A correspondent wrote in to tell me about a wonderful web-site, called People’s Archive. Their idea is to do in-depth interviews at a peer-to-peer level with the great thinkers and creators of our time. They’ve been doing this for a few years, only recently providing open access to much of the content on their site.
The two interviews of people closest to my interests are ones of Sir Michael Atiyah and Murray Gell-Mann. The interviews are very long, several hours. So far I’ve made my way through the Atiyah interview (which is in 93 pieces), mostly just reading the transcript, and have poked around a bit in the Gell-Mann interview (which is in 200 pieces).
Atiyah is on just about every mathematician’s list as one of the very few greatest figures in the second half of the twentieth century. He’s also had a major impact on the relation of mathematics and physics. The interview essentially provides a long memoir of his life, concentrating on his mathematical research work, explaining in detail how it came about and how it evolved. It’s truly wonderful, with all sorts of interesting stories, together with insights into mathematics and how it is done at the highest level.
The interview begins with his childhood in Khartoum, then discussing his later education in England, ending up at Cambridge where he was a student of Hodge. One story he tells (segment 21) is about Andre Weil’s reaction when Atiyah showed him his work at the time he was a student. The segment is called “how not to encourage somebody.” Atiyah also later on talks about his mathematical heroes, especially Hermann Weyl. Physicists often confuse Weil and Weyl, who were two rather different characters. They both did important work on representation theory with Weyl responsible for, among many other things, the representation theory of compact Lie groups, and the exponentiated form of the Heisenberg commutation relations (what mathematicians call the Heisenberg group). Weil was responsible for the geometric construction of representations of compact Lie groups (Borel-Weil theory), and a general theory of representations of Heisenberg-like groups (known as the Segal-Shale-Weil, or metaplectic representation).
Atiyah tells about the importance of his years spent at the IAS in the fifties and the people that he met there. It was one of the great meccas of mathematics at the time. He tells in detail the story of how the index theorem came about (segment 43), and the crucial role provided by the Dirac operator in linking together the analysis and the topology. The Dirac operator was rediscovered by him and Singer during their work. He also explains the important role from the beginning of equivariant versions of the theorem, in providing motivating examples and requiring the most general and deepest sort of proof.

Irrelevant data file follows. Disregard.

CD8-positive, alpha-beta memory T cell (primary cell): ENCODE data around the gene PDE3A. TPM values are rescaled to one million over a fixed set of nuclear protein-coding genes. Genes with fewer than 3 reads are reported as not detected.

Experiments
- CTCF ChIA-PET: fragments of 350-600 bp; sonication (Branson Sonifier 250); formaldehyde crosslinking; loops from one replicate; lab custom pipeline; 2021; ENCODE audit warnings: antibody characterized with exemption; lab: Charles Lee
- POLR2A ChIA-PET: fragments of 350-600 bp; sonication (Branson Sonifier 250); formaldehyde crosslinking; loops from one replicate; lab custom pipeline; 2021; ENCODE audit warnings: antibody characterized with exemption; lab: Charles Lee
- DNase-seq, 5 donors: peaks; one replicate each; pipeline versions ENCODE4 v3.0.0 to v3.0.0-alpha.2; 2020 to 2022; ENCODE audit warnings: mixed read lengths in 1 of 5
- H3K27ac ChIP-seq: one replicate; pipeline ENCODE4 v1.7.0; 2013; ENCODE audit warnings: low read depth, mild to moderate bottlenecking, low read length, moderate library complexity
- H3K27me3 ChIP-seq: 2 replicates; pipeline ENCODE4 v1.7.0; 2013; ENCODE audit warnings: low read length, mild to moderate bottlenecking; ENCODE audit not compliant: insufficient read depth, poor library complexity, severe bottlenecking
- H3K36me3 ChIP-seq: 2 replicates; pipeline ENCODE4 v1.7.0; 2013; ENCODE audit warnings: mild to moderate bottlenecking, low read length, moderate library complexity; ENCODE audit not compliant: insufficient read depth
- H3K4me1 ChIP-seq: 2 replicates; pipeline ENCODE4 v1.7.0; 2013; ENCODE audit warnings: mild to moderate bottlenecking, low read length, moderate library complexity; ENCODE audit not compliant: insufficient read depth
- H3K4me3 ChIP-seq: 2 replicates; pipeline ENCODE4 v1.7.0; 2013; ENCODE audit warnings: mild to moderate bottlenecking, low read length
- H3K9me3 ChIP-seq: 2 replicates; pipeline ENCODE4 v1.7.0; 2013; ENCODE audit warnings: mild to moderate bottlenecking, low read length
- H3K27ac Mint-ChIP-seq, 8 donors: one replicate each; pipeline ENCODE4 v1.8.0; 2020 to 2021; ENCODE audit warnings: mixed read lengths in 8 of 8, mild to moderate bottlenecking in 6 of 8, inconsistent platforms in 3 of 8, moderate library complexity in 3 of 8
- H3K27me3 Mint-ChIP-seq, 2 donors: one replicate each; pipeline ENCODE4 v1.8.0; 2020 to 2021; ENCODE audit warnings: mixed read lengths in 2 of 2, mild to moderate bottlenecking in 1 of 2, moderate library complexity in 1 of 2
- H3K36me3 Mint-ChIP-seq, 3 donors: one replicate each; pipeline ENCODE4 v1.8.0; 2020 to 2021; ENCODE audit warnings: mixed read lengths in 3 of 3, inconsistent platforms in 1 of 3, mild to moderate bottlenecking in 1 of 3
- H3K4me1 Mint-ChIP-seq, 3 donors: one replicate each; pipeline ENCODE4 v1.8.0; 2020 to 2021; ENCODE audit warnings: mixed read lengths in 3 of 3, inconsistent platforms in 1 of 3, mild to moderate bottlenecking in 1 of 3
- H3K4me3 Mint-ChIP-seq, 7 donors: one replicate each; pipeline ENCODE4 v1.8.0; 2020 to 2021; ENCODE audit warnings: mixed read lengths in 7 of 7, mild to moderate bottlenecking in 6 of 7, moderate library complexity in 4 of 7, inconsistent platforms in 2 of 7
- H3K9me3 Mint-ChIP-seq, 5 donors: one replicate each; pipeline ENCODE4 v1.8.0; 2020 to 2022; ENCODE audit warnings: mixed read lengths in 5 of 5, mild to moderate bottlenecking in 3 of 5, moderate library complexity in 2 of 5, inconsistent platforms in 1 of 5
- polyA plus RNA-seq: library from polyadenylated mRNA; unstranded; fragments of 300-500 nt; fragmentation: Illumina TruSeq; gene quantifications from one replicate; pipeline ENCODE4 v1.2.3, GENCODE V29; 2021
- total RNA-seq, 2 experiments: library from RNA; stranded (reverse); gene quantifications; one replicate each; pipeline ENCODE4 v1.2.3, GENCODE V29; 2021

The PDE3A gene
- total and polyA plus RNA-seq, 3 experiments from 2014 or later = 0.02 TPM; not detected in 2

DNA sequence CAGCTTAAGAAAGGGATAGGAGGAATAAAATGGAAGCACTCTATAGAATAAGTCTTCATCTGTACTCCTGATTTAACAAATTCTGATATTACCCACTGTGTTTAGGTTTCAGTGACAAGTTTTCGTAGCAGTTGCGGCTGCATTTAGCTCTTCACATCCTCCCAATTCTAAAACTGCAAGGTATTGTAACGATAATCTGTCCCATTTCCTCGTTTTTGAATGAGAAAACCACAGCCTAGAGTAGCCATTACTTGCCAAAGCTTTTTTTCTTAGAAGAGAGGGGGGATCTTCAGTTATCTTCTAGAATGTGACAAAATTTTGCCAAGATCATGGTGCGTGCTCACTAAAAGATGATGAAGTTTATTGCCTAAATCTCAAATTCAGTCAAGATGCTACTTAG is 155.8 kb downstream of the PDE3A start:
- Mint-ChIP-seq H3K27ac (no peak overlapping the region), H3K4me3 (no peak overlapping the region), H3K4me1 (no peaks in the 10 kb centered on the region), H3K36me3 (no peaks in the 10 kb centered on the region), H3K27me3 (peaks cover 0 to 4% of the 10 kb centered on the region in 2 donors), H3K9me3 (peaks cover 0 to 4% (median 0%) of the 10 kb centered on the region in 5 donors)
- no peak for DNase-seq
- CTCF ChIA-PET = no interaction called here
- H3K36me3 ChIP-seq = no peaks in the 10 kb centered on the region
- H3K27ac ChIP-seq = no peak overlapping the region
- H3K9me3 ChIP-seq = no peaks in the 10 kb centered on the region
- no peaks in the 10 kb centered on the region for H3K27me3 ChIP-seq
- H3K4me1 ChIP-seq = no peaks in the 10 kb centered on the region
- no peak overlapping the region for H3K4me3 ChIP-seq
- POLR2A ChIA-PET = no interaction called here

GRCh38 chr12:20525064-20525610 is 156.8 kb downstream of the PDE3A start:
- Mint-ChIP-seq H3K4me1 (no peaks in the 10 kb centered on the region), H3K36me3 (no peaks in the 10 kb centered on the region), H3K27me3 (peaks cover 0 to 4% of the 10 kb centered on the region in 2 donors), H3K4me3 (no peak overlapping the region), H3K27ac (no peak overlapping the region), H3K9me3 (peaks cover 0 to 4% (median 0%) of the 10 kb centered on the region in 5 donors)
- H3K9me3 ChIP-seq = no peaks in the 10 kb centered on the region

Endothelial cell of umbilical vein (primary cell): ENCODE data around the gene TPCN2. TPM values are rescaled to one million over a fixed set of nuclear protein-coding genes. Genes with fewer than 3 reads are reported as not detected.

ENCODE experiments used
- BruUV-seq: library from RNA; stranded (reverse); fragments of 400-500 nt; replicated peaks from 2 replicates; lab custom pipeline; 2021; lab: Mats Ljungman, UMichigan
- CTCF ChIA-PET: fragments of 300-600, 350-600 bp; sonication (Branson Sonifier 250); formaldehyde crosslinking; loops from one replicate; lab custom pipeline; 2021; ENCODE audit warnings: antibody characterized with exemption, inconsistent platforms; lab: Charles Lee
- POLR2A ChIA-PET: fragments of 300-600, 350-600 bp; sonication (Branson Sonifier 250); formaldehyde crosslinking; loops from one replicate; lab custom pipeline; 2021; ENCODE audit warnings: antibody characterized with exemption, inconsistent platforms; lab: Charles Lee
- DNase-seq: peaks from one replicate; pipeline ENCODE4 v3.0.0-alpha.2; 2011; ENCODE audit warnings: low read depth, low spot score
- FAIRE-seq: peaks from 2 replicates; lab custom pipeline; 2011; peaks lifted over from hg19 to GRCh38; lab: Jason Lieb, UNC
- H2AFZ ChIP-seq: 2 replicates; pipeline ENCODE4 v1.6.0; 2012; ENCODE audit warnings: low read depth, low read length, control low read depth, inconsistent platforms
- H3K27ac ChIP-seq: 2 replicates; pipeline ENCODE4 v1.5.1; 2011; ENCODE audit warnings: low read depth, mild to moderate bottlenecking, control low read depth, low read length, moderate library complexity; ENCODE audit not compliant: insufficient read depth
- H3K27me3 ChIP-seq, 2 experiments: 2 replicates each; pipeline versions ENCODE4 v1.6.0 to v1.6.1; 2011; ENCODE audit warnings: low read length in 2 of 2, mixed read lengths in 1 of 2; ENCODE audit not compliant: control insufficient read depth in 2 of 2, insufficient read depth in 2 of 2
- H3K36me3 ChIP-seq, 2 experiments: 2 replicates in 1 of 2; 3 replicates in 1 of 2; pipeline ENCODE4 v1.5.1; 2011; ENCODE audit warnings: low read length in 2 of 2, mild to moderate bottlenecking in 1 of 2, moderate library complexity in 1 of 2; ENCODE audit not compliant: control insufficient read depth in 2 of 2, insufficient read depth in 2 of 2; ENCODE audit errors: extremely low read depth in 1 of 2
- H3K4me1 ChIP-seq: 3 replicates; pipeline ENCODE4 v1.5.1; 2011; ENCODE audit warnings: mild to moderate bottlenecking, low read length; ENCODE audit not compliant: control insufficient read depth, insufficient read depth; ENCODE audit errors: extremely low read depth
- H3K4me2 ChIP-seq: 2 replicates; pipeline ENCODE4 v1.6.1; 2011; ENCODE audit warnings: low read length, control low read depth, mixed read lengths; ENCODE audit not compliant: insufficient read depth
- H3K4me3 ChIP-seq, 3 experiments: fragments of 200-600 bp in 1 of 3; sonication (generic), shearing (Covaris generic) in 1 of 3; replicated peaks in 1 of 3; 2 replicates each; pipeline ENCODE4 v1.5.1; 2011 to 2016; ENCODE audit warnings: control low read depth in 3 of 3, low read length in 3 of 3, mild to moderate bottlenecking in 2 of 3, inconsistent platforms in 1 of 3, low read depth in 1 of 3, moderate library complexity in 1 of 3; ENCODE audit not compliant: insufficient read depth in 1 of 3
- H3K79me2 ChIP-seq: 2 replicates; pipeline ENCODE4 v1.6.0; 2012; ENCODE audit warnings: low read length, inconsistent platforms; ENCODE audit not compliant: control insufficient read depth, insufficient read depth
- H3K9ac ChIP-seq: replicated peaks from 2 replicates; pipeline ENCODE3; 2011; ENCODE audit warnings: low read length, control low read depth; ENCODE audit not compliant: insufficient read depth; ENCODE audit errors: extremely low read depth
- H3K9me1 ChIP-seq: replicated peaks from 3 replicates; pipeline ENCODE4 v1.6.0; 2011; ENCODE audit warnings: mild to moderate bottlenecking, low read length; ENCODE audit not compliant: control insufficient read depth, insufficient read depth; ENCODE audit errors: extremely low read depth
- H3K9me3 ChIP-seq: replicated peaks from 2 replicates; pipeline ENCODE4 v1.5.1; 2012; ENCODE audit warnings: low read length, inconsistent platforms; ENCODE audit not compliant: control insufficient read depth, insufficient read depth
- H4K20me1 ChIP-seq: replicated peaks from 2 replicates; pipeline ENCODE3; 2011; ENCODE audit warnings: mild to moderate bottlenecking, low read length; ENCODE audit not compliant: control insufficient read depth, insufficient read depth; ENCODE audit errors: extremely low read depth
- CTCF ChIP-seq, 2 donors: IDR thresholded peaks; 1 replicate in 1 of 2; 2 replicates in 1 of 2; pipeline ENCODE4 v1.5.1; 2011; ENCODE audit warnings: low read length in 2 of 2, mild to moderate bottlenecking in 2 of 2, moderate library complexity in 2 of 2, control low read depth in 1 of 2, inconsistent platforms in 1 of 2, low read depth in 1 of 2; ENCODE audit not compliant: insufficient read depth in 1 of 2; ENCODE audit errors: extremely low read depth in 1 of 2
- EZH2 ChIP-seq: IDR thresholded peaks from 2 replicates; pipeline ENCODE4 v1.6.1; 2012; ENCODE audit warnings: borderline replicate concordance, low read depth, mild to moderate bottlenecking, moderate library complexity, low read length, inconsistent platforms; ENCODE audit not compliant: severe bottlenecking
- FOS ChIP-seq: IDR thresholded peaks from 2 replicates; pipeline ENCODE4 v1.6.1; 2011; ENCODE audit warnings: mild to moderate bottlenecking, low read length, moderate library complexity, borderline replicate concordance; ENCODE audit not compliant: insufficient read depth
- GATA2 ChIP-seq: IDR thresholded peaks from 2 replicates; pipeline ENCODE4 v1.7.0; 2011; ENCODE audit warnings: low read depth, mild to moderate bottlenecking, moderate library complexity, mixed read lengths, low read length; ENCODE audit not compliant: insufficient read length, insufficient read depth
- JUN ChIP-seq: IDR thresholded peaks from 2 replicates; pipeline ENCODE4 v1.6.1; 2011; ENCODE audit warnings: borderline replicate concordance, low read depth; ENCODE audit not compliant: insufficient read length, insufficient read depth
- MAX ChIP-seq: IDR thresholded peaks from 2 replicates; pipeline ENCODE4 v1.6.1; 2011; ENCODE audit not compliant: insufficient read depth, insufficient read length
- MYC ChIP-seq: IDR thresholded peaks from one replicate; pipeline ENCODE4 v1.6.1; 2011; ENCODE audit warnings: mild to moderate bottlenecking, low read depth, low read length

During the 1970s Atiyah started to get deeply involved in interactions with physicists, and he recalls going to MIT to discuss instantons with them, meeting a young Edward Witten in Roman Jackiw’s office there (segment 67). He describes in detail his interactions with Witten, especially his prodding of Witten that led to the discovery of the TQFT for Donaldson theory (segment 71), something that took Witten quite a lot of effort before he came up with the necessary twisting of supersymmetry to make this work. He also tells the story of the famous dinner at Annie’s in Swansea where, in discussions with Atiyah and Segal, Witten came up with his Chern-Simons theory. The idea was so compellingly correct that Witten decided the next day to not give the talk he had planned, but to talk about this new theory born only the night before.
In his comments on the future (segment 74), Atiyah refers to the new ideas brought into mathematics from QFT as “high energy mathematics”, and predicts that mathematics in the future will make crucial use of the sort of “infinities of infinities” that occur in QFT structures, but that mathematicians until recently have had no real idea how to approach. He also makes some interesting comments about what sort of problems it is best for graduate students to work on, and gives (segment 90) a wonderful description of the importance of beauty in mathematics and his own definition of it.
All in all, it makes fantastic reading, I hope the company that put this together will clean up the transcripts and put them out in book form.
I haven’t had the time to go through all of the Gell-Mann interview, but it also contains all sorts of valuable history. One little-known fact that Gell-Mann mentions is that the SU(3) eight-fold way that he got the Nobel prize for came about because, after he had spent a long time trying to generalize SU(2)xU(1) unsuccessfully, a mathematics assistant professor (Richard Block) finally explained to him that what he was doing was trying to find a certain kind of Lie algebra, and the one he was looking for was the Lie algebra of SU(3).